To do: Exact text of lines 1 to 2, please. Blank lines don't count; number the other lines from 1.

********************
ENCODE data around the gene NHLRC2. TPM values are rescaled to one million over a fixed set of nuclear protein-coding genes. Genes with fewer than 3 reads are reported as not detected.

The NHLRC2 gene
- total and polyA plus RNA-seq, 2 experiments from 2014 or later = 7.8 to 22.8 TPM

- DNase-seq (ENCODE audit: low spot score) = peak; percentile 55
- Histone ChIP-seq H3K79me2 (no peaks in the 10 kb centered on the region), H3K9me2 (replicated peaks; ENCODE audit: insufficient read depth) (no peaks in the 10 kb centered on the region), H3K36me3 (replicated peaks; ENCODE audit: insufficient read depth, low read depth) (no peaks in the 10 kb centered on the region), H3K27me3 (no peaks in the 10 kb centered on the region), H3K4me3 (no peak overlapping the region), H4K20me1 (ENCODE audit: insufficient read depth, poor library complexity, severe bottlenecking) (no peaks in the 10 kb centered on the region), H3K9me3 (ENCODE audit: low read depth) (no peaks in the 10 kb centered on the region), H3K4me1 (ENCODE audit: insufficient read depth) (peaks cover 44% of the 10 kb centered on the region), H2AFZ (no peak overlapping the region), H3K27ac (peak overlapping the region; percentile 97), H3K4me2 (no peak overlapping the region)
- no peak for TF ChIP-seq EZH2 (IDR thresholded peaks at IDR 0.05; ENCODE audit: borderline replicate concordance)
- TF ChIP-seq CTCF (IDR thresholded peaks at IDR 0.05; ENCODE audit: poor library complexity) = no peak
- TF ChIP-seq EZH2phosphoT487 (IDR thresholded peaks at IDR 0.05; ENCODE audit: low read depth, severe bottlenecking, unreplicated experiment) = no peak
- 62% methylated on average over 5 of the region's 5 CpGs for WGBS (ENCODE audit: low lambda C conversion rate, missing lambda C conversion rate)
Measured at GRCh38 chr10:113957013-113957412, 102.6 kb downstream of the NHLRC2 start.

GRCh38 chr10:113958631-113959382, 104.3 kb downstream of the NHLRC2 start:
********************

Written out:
ENCODE data around the gene NHLRC2. TPM values are rescaled to one million over a fixed set of nuclear protein-coding genes. Genes with fewer than 3 reads are reported as not detected.

The NHLRC2 gene